Since the shop already had their money for the bike from my credit union, and transferred whatever paperwork they needed to my Credit Union, I just signed one paper and got a copy of that and a three day pass so I would be able to ride it on the road going home.
After I took it for a spin, to test it and make sure it was road worthy, the four of us loaded the bike up into Justin’s truck and then Todd, Justin and I went for some lunch. We had a great time talking and then it was time for Justin and me to head back to Portland.
The way down was just as un-eventual as the trip up. We stopped at a Cycle Gear to pick up some waterproof gloves. Once back in town, we drove over to the local motorcycle shop to unload the bike. They had a perfect place for us to unload it, but it was a good thing we got there before they closed, we had fifteen minutes to spare! And it was drizzling.
After we unloaded the bike I went in to use the restroom and a salesman started talking to Justin about the bike. When he found out what we paid, he told us that he would have sold us one for $500 less. All well and good, but to get that price I would have had to have known they had one and knew the price up in Washington too. Yeah, as Justin and I discussed, good luck on that one.
I followed Justin back to his place, getting a little sprinkle on me, but it really wasn’t too bad. Once back, we ate first, then I started adding the FARKLEs on:
• Helibar Handlebar risers
• Throttle lock (I first had to cut part of the grip away for the throttle lock to fit, then had to drill a small hole and put a screw in it to hold it.)
• Wire/plug from the battery to power my tankbag,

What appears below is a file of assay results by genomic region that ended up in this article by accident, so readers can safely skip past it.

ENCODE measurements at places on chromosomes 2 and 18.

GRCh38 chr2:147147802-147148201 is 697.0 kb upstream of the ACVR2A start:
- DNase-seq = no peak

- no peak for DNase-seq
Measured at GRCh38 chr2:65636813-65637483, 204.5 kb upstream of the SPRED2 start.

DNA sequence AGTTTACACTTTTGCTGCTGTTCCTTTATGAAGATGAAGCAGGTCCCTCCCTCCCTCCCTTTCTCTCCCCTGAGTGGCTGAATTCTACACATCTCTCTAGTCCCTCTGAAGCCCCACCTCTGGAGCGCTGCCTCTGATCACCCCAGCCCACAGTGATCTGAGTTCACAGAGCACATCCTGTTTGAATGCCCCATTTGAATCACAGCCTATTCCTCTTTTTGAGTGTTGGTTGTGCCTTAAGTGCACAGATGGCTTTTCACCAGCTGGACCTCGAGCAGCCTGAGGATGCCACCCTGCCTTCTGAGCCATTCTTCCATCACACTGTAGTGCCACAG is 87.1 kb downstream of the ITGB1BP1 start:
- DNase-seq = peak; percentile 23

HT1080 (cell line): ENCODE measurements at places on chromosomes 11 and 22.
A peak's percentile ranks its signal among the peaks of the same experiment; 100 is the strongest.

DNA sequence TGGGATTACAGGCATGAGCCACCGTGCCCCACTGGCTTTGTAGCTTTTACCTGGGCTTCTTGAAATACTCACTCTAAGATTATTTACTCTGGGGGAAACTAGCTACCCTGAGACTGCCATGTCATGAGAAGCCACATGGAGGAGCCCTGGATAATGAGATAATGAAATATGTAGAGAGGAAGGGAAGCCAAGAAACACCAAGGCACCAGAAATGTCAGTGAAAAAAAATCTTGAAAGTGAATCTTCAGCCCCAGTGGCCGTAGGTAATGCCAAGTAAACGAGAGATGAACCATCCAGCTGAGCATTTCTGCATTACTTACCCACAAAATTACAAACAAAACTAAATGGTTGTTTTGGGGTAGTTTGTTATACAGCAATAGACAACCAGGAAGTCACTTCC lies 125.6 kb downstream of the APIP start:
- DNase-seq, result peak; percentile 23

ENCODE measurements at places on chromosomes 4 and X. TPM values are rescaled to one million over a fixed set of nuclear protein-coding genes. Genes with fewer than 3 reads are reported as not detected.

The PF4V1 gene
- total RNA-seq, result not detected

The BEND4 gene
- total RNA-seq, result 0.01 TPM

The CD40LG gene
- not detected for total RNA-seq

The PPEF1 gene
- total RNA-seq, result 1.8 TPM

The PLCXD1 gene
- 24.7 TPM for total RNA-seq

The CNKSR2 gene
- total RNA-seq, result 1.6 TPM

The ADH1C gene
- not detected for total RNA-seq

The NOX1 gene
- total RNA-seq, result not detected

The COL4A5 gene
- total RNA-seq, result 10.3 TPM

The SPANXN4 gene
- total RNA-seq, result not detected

• Shark Grips
• Hwy wings
• Spot mirrors
That took me a while to get everything on, but I did. At least now I could ride in comfort! Only thing, I could have sworn I had thrown my tankbag pad in the footlocker, but I couldn’t find it anywhere. Justin found it a little bit after I left and mailed it to me) So I bought some drawer liner and cut off a big piece of that to keep the tankbag from scratching the tank. Then got everything else (bags organized) ready for the next day!
The next morning I loaded up and was pretty much ready to take off when Justin suggested we go get something to eat and let the traffic die down, so I wouldn’t have to be riding at a snail’s pace in the rain. That turned to be a good idea, even though it delayed me for two hours.
After breakfast, we stopped at Target where I got that drawer liner to put under my tankbag. I put on my new rain gear (what a PIA, but worth it) and then I was all loaded up and ready to go. Justin took a picture, but he somehow lost it. Oh well!
The traffic had lightened up a lot, so I was able to ride without stopping in the rush hour traffic. I had my route planed out by heading down to Oregon 26, then I217 and on to I5 south. Getting out of the Portland area was a bit of a pain with all the traffic, thank goodness it wasn’t raining very much. Once on I5, the road cleared up pretty good and off I went. I was keeping my speed just about 5mph over the limit. I even passed a couple of cops sitting in the median, so I figured I was doing okay.
I had about 620 miles to travel for the day, so I planned to stop every 120 miles or so, that way I could make good time and break up the ride a little. As I was coming to my first stop, the rain had started up again and it was just too wet to stop, so I continued on. After just a few miles, my amp (connects my GPS to my Autocom) in my tankbag lost power, so all I heard was a somewhat loud noise it makes when the battery dies. I wanted to pull over, but the rain was just coming down too hard still. I rode like that for about 20 miles before I spotted an area that I could pull over and then swap some plugs, so I could hear my music; just some songs were really low.